Beyond Culture as Parent: The Radical Change that Gives the Concept of Cultural Maturity It’s Name

To fully grasp what culturally mature awareness and leadership ask of us, it is important to appreciate what ultimate defines it. We can think of Cultural Maturity in terms of today’s increasingly demanding challenges and the greater sophistication needed to effectively address them. But we also need to make sense of it more conceptually. Understanding all that is involved—particularly the cognitive changes that underlie what we see—takes extended reflection. But a simple observation provides a good place to start.

In times past, human culture has functioned like a parent in the lives of individuals. It has provided us with our rules to live by and, in the process, a sense of identity and connectedness with others. Cultural absolutes have also protected us from truths that would have been beyond us to tolerate—the depths of life’s uncertainties, limits to what may actually be possible, and in general how complex things can be.

Today such cultural guideposts—from clear moral codes, to unquestioned national and ethnic allegiances, to absolutist religious beliefs, to traditional gender roles—are ceasing to serve us. This recognition is not at all original. It is common in what people speak of as “post-modern” perspective. But the concept of Cultural Maturity makes clear that things can’t stop with a simple loss of guideposts. That would leave us wandering aimlessly, using dangerously outmoded tools to address ever-more-demanding challenges. And while an “anything goes” world might seem to produce ultimate freedom, by itself it is a formula for chaos.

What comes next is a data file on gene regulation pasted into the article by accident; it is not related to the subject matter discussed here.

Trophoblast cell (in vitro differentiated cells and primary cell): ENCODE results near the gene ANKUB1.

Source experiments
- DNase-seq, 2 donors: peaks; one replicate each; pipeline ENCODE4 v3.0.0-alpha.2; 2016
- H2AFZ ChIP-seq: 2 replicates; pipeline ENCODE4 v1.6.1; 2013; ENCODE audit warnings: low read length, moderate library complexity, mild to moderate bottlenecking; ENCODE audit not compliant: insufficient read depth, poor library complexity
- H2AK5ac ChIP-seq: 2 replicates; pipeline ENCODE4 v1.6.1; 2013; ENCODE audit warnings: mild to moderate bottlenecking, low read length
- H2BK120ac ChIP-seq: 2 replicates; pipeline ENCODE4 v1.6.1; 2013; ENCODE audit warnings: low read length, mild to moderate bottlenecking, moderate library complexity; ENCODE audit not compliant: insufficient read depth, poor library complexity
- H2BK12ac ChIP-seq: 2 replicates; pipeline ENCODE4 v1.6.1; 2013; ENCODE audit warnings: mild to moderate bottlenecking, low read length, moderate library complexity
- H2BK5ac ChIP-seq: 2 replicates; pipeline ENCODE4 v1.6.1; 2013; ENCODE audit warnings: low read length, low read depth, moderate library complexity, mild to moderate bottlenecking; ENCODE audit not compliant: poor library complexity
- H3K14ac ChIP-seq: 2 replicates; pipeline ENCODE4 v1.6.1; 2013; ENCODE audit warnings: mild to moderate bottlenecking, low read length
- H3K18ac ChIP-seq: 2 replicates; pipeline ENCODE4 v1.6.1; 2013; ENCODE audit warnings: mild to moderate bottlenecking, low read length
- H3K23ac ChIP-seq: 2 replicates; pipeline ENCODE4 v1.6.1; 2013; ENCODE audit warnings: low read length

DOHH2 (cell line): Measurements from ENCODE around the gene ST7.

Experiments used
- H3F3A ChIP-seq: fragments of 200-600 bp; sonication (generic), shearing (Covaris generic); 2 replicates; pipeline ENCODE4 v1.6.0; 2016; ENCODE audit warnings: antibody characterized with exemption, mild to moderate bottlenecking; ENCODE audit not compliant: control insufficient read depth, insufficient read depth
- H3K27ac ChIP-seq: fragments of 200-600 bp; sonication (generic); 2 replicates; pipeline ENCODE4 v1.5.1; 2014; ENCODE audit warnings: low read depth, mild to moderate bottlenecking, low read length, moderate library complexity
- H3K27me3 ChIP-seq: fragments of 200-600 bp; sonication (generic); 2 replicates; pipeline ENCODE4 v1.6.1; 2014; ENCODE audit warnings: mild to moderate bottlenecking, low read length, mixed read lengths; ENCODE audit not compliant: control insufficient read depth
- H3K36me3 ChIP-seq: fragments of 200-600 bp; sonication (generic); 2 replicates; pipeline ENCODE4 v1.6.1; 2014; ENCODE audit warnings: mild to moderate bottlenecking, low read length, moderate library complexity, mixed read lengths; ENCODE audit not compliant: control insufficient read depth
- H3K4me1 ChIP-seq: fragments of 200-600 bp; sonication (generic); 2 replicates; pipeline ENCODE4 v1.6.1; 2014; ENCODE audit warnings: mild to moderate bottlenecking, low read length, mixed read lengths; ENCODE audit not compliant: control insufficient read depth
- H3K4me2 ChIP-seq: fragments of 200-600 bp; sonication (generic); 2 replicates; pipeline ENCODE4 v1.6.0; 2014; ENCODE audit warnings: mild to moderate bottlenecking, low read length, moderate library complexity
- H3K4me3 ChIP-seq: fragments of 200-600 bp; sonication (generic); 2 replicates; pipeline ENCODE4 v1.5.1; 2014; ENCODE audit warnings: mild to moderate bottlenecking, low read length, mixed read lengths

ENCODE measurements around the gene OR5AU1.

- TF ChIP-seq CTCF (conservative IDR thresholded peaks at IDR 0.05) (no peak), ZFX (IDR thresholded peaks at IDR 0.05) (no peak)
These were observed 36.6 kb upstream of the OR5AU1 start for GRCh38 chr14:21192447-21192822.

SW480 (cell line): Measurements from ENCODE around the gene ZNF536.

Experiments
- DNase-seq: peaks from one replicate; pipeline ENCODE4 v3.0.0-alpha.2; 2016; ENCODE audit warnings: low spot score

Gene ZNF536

Not surprisingly, the diminishing effectiveness of familiar handholds often leave us overwhelmed and disoriented, and dangerously so. But if the concept of Cultural Maturity is correct, loss is not the only thing such changes are about. Today’s “growing up” in our relationship to culture brings with it, along with this loss of guideposts, the potential for a fundamentally greater sophistication in the values we hold, the ways we relate, and how we think.

The concept of Cultural Maturity describes how this new potential involves changes not just in what we understand, but also in how we understand—specific cognitive changes. It also describes how this general sort of cognitive reordering is not wholly foreign to us. We recognize a related, but more circumscribed, set of changes—and a related more limited expansion of perspective—at a parallel point in personal psychological development (and ultimately in any human change process). With Cultural Maturity we engage this developmentally predicted restructuring on the largest of scales—human understanding as a whole.

Related posts, essays, and snippets:

Cognitive Reordering
Post-Modern/Constructivist Scenarios


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